Mategriffon

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The Sicilian castle of Matagrifone (Rocca Guelfonia)

Mategriffon or Matagrifone or Mathegriffon[1] or Rocca Guelfonia[2] was a medieval castle in Messina, Sicily, initially built as a wooden castle by Richard Ist, king of England and mostly demolished before his departure in 1191 from Messina for the conquest of Cyprus.[3] Another reference to the castle is also made during the Sicilian Vespers, as the place where Charles I of Naples's Vicar Herbert and his family safely stayed during the uprising until their safe departure was negotiated.

During the reign of James II, Matagrifone was used to imprison Baroness Macalda di Scaletta and the Emir Margam ibn Sebir of Djerba, who passed the time playing chess together, the earliest recorded chess playing in Sicily. Only an octagonal tower remains of the castle today, known locally as "Macalda's Tower."[4]

Mattegriffon was also an alternative name to the castle of Akova in the Peloponnese, which formed the seat of the Barony of Akova within the Principality of Achaea in the 13th and the 14th centuries.[5]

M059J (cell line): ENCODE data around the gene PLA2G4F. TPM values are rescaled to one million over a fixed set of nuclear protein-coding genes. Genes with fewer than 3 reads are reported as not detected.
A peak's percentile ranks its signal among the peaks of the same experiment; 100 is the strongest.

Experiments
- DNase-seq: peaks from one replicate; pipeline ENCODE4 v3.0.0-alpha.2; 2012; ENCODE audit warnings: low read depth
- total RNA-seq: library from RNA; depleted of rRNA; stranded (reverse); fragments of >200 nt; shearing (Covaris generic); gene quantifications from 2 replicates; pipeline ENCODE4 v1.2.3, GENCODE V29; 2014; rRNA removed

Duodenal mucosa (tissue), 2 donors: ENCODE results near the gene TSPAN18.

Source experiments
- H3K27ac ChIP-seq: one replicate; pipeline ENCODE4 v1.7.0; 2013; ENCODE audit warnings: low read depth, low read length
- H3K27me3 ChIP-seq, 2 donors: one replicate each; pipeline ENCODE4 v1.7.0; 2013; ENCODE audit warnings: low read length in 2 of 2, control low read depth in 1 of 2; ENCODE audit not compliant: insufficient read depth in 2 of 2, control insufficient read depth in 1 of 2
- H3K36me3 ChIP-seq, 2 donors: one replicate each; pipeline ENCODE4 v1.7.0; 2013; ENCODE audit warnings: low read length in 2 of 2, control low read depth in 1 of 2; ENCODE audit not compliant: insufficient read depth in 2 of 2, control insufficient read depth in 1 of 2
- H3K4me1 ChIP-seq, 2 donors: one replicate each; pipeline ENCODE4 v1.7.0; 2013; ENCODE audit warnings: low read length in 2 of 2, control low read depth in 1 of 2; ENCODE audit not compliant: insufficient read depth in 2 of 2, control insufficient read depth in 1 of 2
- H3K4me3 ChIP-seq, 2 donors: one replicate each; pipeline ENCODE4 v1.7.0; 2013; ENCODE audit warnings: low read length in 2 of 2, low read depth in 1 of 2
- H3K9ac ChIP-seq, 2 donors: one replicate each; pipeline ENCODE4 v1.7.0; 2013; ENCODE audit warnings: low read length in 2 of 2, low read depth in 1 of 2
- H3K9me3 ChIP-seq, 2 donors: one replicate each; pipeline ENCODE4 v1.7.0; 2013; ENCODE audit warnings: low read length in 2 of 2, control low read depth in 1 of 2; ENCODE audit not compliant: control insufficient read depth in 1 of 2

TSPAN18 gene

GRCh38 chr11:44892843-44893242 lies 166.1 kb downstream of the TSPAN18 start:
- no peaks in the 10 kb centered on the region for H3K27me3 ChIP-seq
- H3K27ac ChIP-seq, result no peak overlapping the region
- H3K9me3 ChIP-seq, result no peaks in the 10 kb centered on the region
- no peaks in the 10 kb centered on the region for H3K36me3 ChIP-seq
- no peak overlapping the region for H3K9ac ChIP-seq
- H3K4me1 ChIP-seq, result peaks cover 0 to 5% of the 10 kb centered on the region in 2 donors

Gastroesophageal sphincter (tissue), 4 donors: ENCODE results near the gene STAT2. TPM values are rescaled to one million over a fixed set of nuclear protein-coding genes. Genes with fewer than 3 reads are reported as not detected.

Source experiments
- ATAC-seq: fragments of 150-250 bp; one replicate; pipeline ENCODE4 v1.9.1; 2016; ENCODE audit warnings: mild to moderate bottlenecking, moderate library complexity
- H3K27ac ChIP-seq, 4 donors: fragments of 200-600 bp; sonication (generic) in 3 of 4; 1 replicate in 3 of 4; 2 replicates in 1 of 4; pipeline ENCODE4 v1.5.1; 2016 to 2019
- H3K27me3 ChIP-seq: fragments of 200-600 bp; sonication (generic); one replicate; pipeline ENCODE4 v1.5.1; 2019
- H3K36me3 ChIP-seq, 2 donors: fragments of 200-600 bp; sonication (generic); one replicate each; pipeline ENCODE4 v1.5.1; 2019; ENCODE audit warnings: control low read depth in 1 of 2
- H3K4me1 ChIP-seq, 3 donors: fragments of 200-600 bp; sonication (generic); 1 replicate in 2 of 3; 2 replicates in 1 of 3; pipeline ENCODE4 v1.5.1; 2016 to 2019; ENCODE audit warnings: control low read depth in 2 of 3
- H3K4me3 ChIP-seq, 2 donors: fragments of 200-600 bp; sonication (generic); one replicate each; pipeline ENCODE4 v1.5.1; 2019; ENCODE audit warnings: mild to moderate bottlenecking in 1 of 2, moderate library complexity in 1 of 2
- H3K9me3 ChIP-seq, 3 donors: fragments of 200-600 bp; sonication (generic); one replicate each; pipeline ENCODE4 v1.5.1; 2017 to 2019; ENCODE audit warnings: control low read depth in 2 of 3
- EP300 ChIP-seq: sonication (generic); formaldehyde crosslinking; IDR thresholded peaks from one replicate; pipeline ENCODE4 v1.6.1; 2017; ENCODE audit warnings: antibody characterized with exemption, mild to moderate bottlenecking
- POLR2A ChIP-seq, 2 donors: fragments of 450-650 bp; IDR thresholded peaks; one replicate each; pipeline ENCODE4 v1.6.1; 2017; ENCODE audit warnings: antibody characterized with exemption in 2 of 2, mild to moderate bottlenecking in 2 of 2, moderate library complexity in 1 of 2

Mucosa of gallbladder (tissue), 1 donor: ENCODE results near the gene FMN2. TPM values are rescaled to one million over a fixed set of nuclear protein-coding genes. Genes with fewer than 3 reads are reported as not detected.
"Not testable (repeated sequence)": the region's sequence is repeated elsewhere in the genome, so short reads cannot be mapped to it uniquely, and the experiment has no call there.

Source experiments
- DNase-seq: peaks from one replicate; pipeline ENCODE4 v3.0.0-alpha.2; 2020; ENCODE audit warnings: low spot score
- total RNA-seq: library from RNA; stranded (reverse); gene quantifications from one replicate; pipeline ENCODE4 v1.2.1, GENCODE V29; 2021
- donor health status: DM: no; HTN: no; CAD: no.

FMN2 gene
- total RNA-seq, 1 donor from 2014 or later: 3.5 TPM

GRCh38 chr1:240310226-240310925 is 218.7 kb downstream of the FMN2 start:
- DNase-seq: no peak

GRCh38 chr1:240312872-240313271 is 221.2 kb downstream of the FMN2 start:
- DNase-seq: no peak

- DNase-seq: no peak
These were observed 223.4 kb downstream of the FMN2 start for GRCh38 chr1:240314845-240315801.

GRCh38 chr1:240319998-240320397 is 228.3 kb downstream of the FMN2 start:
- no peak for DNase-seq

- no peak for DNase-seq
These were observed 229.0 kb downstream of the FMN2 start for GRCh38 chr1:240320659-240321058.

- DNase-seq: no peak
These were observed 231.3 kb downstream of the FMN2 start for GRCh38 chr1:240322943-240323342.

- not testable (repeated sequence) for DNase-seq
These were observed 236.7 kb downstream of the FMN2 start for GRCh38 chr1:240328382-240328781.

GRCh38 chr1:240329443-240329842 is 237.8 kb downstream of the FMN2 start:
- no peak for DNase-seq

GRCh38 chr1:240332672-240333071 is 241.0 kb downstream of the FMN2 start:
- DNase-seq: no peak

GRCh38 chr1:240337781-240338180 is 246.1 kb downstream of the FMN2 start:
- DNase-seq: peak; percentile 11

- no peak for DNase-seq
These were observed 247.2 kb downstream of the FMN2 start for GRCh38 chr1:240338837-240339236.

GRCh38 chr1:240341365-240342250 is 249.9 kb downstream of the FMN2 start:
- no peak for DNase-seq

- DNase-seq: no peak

References[edit]

  1. ^ Unknown crusader castles, Kristian Molin p.236, Continuum International Publishing Group, 2001
  2. ^ "Il Castello di Matagrifone - Rocca Guelfonia". Città di Messina (in Italian). Comune di Messina. Retrieved December 10, 2017.
  3. ^ Two accounts of the conquest of Cyprus by Richard I (1191) Archived 2010-12-29 at the Wayback Machine.
  4. ^ "La Torre di Macalda". Google Maps. Retrieved December 15, 2017.
  5. ^ Voula Konti, BYZANTINA SYMMEIKTA, ΣΥΜΜΕΙΚΤΑ 6, ΣΥΜΒΟΛΗ ΣΤΗΝ ΙΣΤΟΡΙΚΗ ΓΕΩΓΡΑΦΙΑ ΤΗΣ ΑΡΚΑΔΙΑΣ (395-1209) (Contribution to the Historical Geography of Arcadia 395-1209), page 95

Coordinates: 38°11′46.3″N 15°33′7.1″E / 38.196194°N 15.551972°E / 38.196194; 15.551972